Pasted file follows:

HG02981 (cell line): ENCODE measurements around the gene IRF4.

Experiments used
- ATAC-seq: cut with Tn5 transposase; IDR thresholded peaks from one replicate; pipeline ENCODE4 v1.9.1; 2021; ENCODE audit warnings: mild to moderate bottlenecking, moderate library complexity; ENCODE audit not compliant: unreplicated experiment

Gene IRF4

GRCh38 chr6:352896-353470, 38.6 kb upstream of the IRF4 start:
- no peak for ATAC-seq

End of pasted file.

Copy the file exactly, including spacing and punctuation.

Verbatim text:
HG02981 (cell line): ENCODE measurements around the gene IRF4.

Experiments used
- ATAC-seq: cut with Tn5 transposase; IDR thresholded peaks from one replicate; pipeline ENCODE4 v1.9.1; 2021; ENCODE audit warnings: mild to moderate bottlenecking, moderate library complexity; ENCODE audit not compliant: unreplicated experiment

Gene IRF4

GRCh38 chr6:352896-353470, 38.6 kb upstream of the IRF4 start:
- no peak for ATAC-seq